Perhaps the cheetah evolves a certain shape of ear for the purpose of being more streamlined but it also turns out to hear high pitched sounds better.
And perhaps hearing high pitched sounds better confers evolutionary advantage of that cheetah’s offspring over others that can’t hear high pitched sounds. One would say that the change in ear shape is partly an exaptation.
But who are we to say what the purpose of evolved traits is when we can’t even figure out what we’ve evolved for? Did something really evolve for “no immediate purpose” or are we just not smart enough to see the pathway?
But let’s set aside that evolved elephant in the room for a moment and turn our attention to the process of artistic creativity.
In my previous discussion of the adjacent possible, I talked about embracing the unknown in one’s artistic discipline.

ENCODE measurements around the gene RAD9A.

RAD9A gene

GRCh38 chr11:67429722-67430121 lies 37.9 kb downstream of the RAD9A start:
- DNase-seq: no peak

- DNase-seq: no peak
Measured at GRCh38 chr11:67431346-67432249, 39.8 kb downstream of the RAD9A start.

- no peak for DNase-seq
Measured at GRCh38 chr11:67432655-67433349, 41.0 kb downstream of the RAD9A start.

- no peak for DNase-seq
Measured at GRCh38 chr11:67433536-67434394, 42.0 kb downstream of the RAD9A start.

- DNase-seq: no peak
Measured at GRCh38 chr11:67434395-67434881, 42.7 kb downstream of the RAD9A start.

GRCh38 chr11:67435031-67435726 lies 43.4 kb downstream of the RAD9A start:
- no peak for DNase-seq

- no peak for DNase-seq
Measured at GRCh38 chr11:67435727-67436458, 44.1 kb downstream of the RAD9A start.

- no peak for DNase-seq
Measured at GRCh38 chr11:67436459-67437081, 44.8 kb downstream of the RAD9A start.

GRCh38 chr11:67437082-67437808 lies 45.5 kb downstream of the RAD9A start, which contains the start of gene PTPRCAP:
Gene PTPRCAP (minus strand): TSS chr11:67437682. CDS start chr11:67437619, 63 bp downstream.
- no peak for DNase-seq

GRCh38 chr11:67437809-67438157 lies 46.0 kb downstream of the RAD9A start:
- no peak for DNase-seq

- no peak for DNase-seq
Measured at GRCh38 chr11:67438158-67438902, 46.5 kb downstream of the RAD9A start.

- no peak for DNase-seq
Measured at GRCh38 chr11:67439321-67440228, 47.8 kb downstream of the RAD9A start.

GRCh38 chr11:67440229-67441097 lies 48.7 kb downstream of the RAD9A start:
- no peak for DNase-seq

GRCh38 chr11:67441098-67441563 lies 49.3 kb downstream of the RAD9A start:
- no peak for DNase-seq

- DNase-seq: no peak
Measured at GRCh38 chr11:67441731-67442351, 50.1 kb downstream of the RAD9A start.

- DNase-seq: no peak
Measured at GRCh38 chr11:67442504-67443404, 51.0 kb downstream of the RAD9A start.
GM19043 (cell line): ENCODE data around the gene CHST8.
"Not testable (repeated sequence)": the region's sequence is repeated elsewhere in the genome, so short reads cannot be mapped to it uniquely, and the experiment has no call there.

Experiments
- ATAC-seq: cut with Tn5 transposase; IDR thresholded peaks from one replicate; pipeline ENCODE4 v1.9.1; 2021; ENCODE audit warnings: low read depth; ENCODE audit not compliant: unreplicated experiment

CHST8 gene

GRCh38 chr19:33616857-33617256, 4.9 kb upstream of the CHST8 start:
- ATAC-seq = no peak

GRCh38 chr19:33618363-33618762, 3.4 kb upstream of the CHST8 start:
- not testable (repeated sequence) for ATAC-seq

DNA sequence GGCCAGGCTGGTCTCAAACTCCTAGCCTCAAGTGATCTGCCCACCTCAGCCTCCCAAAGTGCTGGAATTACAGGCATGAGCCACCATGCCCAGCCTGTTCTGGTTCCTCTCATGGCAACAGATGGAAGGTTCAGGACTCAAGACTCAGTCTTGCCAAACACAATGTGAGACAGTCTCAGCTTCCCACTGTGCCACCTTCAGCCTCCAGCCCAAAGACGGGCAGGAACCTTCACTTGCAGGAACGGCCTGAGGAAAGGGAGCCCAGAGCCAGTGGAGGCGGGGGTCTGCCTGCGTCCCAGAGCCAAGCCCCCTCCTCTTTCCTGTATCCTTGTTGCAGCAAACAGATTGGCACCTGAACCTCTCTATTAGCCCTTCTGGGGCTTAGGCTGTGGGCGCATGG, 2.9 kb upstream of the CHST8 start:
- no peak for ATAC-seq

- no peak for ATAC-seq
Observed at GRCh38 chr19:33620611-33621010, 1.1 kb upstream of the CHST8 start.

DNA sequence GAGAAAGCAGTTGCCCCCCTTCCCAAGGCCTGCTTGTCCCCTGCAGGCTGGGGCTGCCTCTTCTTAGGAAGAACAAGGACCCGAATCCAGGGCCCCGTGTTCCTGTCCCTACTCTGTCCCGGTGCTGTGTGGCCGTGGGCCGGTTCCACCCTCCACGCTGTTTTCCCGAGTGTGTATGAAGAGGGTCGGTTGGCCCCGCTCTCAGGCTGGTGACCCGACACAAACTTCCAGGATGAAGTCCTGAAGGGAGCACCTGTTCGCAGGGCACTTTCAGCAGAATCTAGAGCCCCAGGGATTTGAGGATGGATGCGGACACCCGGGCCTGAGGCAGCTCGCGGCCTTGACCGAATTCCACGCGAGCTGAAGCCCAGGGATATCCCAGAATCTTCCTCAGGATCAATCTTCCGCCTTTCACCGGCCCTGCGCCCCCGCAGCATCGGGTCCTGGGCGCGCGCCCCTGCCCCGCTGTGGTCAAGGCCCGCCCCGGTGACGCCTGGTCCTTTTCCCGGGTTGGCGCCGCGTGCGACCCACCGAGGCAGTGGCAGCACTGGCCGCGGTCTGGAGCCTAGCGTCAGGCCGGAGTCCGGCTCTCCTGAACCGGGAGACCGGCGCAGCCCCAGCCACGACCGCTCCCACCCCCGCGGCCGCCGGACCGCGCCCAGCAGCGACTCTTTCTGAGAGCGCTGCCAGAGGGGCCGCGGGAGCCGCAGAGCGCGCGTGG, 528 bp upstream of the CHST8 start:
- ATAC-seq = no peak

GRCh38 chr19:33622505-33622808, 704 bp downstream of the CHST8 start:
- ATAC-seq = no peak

The unknown is like mutations in living creatures-we don’t know in advance if they will be useful or not, because each move in an artistic creation changes the relationships with all of the other aspects of the work.
But what we do know is that if “mutations” don’t occur in the exploratory creative process nothing happens.
As Wayne Gretzky, the famous hockey player said,
You miss all the shots you don’t take.
In Nature, many mutations don’t make it. Not all directions of the adjacent possible are fruitful. In fact, most aren’t.
How do you find the good ones?
Nature does it by trying a lot, all the time. This is a good strategy to emulate.
Make lots of starts, but also keep them around for a while. Don’t burn or delete them in a fit of pique.
Remember, you want to cultivate surprise, the ability to surprise yourself in your art.